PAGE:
We had a loving and secure home with a caring and affluent family, and were always told the circumstances of our adoption. Later as we grew up, we were able to appreciate the sacrifices that were made by our natural parents during the Second World War. At that time, there was no question of there being any contact with our original family as it was against the law, and, therefore, the break was considered final by both sides.
As the years went by the laws changed, and by the time I was in my forties, I began to think more about the past. Following a visit to the War Cemetery at El Alamein with my daughter, where I saw for the first time my Father’s name, Wilfred Johnson, inscribed with the comrades with whom he lost his life, a seed was sown in my mind. It was the year 1982, and ceremonies were beginning to take place around the world in commemoration of the fortieth anniversaries of the great battles of World War II, El Alamein included. That had been the reason for my visit to the Cemetery there, where I was shown the names of our parents in the Register. It was quite a moment for me, as our adoptive parents had not encouraged us to discuss our original parents, and out of respect for them and to avoid hurting their feelings, we had kept any curiosity we had to ourselves. I began to realize that I was now free to look up Mamie if I wished, hoping that it would not cause distress to any of the family.
A year later, I managed to trace Mamie and we were reunited, amidst much emotion and joy, but although our relationship remained close and one of mutual love and respect, we both realized that the normal bond forged during childhood had been severed and could not be re-forged. Nevertheless, we always felt extremely proud of each other, and I admired the calm, indomitable spirit, which had carried Mamie through all her hardships. Shocked by the deprivation in the mining town where they lived, which was beyond my experience, I began to realize how great Mamie’s gift to us had been. I felt truly humbled and thankful that we had been given so many opportunities as a result her sacrifice. She had remarried three years after our adoption, a tough veteran of the infamous Burma Railway, Arthur Shepherd, and was by then living in South Yorkshire. I was delighted to discover that we had a half-sister and two half-brothers.
Roger was not as interested as I was in the past, and did not join in this reunion, although he and our older brother, Dennis, had met briefly in Surrey some twenty years previously, but had not kept in touch. Dennis had always lived close to his Mother, and he was as overjoyed to meet his “little sister” as I was to meet him. I was to learn that our memory had been kept very much alive over the years as Mamie was convinced that we would all meet again one day. This made me determined to find a way for us all four to be reunited, if only on one occasion.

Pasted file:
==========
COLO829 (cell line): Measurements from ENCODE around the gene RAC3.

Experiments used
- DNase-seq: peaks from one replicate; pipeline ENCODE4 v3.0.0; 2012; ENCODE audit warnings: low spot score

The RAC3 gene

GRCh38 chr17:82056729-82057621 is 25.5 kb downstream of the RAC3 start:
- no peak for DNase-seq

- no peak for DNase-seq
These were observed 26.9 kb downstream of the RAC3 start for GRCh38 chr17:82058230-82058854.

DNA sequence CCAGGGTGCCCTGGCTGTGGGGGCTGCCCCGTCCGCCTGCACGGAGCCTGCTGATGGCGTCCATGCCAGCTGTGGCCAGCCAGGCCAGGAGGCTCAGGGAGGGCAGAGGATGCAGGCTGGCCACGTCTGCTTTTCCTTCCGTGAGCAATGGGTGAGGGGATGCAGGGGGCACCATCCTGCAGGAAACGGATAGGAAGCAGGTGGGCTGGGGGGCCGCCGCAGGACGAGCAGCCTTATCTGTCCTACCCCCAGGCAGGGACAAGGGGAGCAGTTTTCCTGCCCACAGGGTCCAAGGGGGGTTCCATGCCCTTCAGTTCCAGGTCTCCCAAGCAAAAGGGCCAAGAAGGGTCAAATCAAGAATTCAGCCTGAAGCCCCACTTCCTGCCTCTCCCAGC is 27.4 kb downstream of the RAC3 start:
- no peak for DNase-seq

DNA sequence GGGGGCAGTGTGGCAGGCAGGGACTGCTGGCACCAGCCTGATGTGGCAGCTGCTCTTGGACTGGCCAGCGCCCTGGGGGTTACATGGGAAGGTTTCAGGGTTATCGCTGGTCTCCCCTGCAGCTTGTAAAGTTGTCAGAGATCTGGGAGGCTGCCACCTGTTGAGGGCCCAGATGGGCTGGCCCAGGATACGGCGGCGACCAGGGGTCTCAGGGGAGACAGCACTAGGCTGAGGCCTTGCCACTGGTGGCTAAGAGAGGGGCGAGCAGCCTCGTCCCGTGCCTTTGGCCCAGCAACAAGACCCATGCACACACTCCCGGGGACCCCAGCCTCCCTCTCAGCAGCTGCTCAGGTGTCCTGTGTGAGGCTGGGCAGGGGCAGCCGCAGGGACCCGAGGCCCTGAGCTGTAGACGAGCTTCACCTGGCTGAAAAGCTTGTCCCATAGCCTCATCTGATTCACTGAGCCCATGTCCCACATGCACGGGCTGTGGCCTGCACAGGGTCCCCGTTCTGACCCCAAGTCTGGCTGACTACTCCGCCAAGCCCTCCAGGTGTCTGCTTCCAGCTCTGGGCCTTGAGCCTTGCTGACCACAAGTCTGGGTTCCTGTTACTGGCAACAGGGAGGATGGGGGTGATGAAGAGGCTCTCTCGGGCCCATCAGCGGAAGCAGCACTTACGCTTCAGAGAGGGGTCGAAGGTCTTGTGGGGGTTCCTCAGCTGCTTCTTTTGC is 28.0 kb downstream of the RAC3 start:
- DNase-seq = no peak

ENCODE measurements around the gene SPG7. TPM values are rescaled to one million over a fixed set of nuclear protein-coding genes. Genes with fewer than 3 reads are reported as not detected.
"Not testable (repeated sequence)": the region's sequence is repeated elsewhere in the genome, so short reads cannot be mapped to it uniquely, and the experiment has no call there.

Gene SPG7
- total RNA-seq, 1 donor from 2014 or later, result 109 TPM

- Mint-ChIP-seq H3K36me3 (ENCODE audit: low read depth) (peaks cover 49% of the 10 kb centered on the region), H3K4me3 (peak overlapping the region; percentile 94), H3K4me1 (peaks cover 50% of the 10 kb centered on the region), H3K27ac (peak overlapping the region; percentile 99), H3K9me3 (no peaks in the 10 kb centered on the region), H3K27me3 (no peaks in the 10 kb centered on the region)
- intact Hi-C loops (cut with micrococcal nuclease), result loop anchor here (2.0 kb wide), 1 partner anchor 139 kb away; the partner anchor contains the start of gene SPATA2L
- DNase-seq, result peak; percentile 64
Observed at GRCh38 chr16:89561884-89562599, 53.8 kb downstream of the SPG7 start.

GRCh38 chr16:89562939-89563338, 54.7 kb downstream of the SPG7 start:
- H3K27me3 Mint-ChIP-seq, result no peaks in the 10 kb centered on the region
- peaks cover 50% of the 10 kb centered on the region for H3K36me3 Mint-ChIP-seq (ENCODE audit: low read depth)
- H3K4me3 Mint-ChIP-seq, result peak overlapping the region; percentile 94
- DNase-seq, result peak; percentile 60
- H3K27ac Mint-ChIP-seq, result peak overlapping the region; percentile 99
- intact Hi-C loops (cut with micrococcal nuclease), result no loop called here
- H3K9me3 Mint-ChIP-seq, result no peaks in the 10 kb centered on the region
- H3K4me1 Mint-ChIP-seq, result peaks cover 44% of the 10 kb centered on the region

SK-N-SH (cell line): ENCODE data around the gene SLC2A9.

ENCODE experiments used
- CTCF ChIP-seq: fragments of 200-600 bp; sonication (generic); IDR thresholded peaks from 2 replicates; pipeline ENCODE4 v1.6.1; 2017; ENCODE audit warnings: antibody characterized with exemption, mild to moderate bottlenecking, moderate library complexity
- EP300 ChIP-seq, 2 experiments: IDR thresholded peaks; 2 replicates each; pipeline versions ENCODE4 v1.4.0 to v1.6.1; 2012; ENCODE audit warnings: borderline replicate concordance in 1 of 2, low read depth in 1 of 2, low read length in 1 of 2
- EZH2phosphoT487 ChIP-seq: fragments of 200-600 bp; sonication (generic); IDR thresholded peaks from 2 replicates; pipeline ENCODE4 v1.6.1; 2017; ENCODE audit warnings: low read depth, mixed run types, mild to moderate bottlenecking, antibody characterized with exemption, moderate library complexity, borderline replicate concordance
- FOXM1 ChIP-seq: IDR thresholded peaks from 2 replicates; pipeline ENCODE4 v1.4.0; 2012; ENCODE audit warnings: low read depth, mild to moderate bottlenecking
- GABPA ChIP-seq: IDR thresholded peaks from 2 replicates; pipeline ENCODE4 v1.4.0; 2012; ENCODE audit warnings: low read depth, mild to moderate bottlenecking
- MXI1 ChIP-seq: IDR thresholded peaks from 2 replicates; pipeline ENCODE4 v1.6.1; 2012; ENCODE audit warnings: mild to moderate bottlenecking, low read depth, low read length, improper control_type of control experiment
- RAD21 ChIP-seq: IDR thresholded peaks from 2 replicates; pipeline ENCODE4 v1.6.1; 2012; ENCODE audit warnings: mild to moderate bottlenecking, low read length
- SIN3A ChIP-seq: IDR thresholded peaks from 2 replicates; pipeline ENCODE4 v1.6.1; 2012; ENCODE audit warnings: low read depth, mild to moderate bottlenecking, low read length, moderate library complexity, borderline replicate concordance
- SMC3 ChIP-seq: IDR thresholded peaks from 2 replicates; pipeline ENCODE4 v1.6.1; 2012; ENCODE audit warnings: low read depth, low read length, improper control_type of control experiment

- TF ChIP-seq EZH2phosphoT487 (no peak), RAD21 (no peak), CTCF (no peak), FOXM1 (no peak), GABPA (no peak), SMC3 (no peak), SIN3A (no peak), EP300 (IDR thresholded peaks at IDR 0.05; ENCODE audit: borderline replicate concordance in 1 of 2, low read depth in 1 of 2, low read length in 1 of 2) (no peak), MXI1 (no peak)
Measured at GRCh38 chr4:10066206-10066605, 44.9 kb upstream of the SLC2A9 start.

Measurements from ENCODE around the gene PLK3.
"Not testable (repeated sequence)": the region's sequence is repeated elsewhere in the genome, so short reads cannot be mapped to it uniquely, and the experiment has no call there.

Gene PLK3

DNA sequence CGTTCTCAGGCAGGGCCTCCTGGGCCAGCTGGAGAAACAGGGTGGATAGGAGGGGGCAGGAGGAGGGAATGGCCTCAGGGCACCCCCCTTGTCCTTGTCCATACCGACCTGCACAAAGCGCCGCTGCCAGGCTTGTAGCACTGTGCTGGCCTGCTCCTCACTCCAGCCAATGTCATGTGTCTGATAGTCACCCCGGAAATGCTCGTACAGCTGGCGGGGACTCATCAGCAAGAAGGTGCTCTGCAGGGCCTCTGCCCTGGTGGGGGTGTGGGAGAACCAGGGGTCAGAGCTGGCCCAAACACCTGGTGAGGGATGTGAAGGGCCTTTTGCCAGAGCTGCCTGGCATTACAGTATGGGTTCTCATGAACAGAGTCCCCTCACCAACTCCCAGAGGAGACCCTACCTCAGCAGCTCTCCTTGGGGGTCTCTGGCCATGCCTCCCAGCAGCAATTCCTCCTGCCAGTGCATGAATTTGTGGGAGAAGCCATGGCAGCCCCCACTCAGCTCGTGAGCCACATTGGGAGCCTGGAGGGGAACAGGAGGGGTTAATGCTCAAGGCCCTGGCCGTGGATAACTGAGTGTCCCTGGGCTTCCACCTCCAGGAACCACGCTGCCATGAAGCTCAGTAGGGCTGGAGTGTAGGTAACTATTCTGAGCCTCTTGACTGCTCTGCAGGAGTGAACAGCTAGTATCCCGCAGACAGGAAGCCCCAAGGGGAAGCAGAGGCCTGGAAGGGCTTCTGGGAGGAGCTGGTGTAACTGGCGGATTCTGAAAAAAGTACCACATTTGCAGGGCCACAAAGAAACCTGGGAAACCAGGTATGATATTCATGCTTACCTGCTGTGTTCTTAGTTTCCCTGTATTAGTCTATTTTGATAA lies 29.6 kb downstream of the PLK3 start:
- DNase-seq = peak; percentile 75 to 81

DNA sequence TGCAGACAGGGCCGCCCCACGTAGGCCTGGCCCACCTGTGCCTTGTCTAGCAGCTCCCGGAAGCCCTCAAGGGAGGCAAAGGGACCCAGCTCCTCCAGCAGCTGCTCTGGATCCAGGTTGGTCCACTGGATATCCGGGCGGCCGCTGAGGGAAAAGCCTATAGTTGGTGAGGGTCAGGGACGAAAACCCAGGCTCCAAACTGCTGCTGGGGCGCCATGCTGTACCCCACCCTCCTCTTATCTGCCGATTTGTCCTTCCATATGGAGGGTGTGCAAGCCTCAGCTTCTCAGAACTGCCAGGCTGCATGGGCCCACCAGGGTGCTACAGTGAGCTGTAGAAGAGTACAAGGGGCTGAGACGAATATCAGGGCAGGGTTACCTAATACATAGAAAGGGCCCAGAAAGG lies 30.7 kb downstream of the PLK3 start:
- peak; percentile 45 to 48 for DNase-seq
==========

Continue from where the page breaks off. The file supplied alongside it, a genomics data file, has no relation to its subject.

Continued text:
The opportunity came in 1992 when, as the result of reading a letter in The Times to which I replied concerning a Commemoration Service for the 50th Anniversary of the Battle of El Alamein, we were all invited to Westminster Abbey. Therefore, at long last, Bill’s widow and three children all stood together proudly yet sadly to remember a handsome young man who had lost his life so long ago. The beautiful Service was a truly moving occasion for us all, shared with hundreds of veterans of the Battle and their families. It was, naturally especially poignant for Mamie, but she was as composed as ever whilst lost in her own thoughts of her beloved Bill.
As for me, I felt as though I had accomplished a mission to bring us all together, as well as enabling the sacrifice to be recognised that our parents had made during the grim years of the Second World War. Following the Commemoration Service, we were invited by John Major, the then Prime Minister, to his Reception in the Jerusalem Chamber, which is part of the old Abbey. This occasion was shared by a few others whose lives had been directly affected by the Battle of El Alamein, and there we were presented to the Prince and Princess of Wales. I felt so proud as Prince Charles talked to Mamie with great sympathy about the losses she had suffered, and as she remarked later with her wry sense of humour and typical lack of bitterness:
“I could have done with some of this attention then!”
But life was very different then, and in times of war, many desperate situations arise. Ours was only one of them, though it changed all our lives for ever.
As for me, I was left feeling very close to the Father I had never had the opportunity to know, and with a better understanding of the events that had shaped the beginning of our lives.
This was told to Sue Robinson by Wilfred and Mamie's daughter, Rosemary Johnson.